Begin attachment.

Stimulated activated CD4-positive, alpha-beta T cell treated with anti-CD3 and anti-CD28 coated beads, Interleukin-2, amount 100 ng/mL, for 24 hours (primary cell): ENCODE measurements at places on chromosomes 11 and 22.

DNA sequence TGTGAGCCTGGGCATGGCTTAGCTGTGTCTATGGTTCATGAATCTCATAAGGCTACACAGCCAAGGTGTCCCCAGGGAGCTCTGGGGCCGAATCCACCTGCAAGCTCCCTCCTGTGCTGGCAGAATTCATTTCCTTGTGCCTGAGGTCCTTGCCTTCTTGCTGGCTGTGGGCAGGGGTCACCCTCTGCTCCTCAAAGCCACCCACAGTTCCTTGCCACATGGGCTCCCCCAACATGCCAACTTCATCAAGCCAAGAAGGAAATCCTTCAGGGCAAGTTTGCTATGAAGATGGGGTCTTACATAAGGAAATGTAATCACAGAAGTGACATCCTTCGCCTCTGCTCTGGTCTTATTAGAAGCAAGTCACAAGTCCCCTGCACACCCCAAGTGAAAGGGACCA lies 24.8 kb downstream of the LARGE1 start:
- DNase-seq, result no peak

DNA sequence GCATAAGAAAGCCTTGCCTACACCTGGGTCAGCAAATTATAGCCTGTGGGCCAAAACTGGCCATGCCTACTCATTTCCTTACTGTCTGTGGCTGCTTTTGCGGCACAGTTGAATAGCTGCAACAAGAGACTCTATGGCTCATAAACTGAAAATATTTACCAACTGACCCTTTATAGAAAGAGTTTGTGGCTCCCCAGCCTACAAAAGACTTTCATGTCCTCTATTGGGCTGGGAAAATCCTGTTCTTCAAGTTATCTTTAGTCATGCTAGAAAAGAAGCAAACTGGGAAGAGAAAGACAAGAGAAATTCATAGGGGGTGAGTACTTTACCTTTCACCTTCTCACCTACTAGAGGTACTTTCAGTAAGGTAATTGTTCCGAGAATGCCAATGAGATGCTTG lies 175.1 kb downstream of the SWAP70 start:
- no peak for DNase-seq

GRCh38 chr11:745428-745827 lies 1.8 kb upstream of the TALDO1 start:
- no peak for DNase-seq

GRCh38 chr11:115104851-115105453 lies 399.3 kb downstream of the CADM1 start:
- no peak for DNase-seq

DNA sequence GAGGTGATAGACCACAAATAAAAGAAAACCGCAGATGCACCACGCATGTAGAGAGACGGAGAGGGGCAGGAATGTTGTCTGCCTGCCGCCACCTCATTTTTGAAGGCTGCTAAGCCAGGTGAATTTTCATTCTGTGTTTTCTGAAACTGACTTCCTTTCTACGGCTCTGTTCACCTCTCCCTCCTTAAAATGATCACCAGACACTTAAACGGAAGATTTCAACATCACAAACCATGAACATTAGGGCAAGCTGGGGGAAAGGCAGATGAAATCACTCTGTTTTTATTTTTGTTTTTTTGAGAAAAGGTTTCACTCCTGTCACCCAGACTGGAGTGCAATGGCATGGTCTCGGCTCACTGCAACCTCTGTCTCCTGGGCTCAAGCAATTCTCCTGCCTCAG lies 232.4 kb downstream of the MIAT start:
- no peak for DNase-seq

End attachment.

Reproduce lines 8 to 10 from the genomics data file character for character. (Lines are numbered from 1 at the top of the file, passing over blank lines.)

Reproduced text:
GRCh38 chr11:115104851-115105453 lies 399.3 kb downstream of the CADM1 start:
- no peak for DNase-seq

DNA sequence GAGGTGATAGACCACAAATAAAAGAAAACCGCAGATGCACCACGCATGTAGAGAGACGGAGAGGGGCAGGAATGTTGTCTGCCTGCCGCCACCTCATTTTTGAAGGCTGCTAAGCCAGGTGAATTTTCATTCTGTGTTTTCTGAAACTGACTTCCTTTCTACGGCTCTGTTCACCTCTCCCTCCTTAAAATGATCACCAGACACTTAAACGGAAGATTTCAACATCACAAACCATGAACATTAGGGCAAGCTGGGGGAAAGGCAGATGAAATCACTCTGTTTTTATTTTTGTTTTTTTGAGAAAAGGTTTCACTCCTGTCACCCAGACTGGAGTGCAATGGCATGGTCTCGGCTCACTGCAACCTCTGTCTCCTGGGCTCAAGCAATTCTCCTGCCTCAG lies 232.4 kb downstream of the MIAT start: